Tissue Engineering in the Genitourinary System

  • Anthony Atala


In general, genitourinary tissue has traditionally been replaced with autologous tissues harvested from other sites of the body (Atala and Retik, 1994). However, these approaches rarely replace the entire function of the original tissue. Congenital defects occur more often in the genitourinary system than in any other system within the human body. The genitourinary system, composed of the kidneys, ureters, bladder, urethra, and genital organs, is exposed to a variety of possible injury sites as the fetus develops. Some of the congenital abnormalities require early reconstruction with nonurologic tissues. For example, a baby born with bladder exstrophy, a condition wherein the bladder develops outside the abdominal wall, requires prompt surgical intervention and possibly reconstruction of the bladder with nonurologic tissues, such as gastrointestinal segments. Similarly, baby girls born with vaginal maldevelopment, may require reconstruction with intestinal segments or skin (Atala and Hendren, 1994; Hendren and Atala, 1994). Boys born with hypospadias, a condition wherein the urethra does not develop normally, require early creation of a neo-urethra with skin or mucosa from multiple body sites (Atala and Retik, 1996; Retik et al, 1994).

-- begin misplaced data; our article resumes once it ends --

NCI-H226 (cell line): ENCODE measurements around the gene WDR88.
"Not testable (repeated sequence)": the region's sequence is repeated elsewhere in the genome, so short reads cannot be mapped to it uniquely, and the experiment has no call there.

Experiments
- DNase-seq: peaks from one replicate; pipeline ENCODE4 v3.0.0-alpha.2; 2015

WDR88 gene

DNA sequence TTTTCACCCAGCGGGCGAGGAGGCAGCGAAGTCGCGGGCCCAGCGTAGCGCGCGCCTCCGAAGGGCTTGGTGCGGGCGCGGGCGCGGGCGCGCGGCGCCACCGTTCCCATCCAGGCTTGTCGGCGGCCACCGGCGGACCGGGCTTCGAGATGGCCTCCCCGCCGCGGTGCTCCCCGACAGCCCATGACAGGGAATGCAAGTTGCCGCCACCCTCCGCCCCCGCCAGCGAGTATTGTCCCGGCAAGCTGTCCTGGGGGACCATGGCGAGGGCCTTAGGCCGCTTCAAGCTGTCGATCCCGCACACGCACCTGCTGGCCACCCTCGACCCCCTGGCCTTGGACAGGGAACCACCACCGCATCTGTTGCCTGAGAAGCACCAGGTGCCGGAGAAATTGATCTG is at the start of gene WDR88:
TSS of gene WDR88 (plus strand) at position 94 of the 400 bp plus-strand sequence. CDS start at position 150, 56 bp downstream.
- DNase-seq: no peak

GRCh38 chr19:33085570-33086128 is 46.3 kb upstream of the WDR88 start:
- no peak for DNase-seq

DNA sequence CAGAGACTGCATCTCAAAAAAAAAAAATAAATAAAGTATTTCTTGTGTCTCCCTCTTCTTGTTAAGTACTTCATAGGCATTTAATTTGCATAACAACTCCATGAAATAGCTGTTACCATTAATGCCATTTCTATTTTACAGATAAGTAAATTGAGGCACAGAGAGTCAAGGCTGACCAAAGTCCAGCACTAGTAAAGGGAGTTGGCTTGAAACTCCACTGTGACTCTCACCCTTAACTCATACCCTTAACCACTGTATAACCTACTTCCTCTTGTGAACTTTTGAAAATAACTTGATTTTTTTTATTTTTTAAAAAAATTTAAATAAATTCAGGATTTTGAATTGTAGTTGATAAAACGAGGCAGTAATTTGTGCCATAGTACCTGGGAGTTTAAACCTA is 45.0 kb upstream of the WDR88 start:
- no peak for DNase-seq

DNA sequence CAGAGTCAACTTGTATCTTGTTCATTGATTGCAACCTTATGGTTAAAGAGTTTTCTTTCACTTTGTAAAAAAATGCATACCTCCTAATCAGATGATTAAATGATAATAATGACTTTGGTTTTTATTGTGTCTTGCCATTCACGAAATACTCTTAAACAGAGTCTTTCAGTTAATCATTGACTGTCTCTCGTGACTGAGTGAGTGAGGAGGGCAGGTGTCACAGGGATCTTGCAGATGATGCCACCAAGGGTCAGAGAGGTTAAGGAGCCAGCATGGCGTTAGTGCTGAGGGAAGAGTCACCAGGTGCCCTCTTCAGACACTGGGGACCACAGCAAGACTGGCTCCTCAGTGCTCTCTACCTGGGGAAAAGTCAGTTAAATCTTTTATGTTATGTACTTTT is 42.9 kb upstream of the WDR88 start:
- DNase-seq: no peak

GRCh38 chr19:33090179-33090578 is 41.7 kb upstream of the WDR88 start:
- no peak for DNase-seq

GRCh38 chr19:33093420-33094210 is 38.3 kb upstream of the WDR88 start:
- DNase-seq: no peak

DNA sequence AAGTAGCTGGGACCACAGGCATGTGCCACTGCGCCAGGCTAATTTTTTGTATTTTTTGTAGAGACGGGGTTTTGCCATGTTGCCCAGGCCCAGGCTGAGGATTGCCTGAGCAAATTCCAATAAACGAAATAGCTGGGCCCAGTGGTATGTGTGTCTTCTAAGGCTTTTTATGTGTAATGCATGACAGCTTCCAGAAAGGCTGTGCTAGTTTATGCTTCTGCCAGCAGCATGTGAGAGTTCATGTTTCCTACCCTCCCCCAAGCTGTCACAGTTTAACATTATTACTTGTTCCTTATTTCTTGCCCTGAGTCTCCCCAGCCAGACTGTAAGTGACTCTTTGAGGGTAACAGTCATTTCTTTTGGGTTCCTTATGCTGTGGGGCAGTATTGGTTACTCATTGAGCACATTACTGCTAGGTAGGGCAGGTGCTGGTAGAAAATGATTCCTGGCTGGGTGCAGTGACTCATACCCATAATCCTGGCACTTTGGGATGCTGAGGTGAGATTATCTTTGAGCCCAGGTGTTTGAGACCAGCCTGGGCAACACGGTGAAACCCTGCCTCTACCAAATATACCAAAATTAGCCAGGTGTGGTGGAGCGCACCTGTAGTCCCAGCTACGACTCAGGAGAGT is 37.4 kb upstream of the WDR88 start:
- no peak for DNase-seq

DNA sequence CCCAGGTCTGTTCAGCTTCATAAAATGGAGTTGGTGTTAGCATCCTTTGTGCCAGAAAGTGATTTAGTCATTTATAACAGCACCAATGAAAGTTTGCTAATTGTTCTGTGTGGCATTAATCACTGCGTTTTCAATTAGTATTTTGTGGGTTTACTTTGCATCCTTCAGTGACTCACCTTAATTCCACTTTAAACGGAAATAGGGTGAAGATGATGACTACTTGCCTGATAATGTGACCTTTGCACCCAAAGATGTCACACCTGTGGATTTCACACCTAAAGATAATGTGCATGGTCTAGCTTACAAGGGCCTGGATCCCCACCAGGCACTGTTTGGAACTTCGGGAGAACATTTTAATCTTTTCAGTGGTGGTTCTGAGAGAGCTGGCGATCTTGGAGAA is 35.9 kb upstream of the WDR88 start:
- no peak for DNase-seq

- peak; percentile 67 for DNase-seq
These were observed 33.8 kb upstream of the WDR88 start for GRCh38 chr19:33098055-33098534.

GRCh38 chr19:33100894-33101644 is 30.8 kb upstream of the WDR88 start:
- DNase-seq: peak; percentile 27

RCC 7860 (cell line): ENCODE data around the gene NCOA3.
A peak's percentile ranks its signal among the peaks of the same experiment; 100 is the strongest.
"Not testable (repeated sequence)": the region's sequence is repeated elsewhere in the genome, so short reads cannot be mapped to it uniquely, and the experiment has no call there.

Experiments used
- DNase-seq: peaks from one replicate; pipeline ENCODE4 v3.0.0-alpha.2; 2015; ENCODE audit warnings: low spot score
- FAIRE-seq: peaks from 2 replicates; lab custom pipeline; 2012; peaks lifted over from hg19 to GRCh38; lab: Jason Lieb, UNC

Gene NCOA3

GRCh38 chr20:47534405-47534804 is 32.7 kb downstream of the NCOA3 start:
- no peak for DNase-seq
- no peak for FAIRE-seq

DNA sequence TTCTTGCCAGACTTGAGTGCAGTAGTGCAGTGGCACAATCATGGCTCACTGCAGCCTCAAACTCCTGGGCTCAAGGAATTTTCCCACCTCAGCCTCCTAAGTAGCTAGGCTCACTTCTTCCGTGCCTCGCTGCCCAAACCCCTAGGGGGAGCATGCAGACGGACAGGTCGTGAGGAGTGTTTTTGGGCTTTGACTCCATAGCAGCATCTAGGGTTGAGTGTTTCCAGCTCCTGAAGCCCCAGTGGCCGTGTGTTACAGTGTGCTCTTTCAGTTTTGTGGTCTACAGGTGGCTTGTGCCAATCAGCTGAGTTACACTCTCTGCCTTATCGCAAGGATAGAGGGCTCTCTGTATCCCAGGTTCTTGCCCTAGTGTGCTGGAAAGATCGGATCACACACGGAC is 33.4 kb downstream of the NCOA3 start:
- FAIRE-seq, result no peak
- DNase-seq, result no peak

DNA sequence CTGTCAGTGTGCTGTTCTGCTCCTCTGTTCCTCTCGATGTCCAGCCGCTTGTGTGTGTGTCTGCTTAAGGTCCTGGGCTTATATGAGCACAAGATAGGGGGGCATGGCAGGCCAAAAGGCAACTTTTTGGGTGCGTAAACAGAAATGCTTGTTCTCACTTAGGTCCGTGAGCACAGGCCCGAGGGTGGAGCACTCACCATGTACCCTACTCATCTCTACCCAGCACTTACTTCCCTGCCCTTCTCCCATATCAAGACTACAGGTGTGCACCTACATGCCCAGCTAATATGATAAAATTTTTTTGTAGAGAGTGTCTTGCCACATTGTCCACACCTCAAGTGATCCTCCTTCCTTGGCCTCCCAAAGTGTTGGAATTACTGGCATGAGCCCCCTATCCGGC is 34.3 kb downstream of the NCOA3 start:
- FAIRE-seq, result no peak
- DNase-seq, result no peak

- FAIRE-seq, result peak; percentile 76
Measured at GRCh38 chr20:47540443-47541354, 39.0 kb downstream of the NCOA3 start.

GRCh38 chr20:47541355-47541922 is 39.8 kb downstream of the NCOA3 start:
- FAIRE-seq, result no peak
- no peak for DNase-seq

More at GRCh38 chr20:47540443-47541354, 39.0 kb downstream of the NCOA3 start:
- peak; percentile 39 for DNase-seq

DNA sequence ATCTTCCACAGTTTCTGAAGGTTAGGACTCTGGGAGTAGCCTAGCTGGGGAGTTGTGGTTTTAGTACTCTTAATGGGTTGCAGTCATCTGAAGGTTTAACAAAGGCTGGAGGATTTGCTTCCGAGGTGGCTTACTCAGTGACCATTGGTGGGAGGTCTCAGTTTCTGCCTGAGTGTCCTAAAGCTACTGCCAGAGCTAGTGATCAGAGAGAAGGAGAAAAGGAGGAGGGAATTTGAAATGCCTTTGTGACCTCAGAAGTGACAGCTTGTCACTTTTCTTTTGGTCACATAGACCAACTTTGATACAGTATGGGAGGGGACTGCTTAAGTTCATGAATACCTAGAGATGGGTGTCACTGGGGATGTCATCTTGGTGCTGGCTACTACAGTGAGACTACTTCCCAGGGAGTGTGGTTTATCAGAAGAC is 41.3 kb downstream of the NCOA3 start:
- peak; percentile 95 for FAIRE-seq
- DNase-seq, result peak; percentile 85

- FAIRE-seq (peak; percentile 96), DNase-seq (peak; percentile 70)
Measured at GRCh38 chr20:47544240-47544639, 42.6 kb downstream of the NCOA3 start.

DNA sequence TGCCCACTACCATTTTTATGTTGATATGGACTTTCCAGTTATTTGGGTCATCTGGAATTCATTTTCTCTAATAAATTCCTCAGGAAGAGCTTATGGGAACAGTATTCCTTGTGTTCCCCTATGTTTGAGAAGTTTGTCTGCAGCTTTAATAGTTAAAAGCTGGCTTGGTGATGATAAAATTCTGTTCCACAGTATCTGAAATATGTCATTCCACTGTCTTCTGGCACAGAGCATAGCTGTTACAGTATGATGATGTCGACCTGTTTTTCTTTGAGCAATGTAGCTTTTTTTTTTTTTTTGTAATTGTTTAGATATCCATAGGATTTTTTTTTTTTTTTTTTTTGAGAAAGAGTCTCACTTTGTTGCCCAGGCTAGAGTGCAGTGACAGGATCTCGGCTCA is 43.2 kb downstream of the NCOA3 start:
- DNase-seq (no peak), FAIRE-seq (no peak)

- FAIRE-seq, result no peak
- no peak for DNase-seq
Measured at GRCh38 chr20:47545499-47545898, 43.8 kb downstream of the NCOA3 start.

Urinary Incontinence Urothelial Cell Polymer Scaffold Urethral Reconstruction Human Urothelial Cell 
These keywords were added by machine and not by the authors. This process is experimental and the keywords may be updated as the learning algorithm improves.


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Copyright information

© Birkhäuser Boston 1997

Authors and Affiliations

  • Anthony Atala
    • 1
  1. 1.Laboratory for Tissue Engineering, Division of Urology and Department of SurgeryChildren’s Hospital and Harvard Medical SchoolBostonUSA

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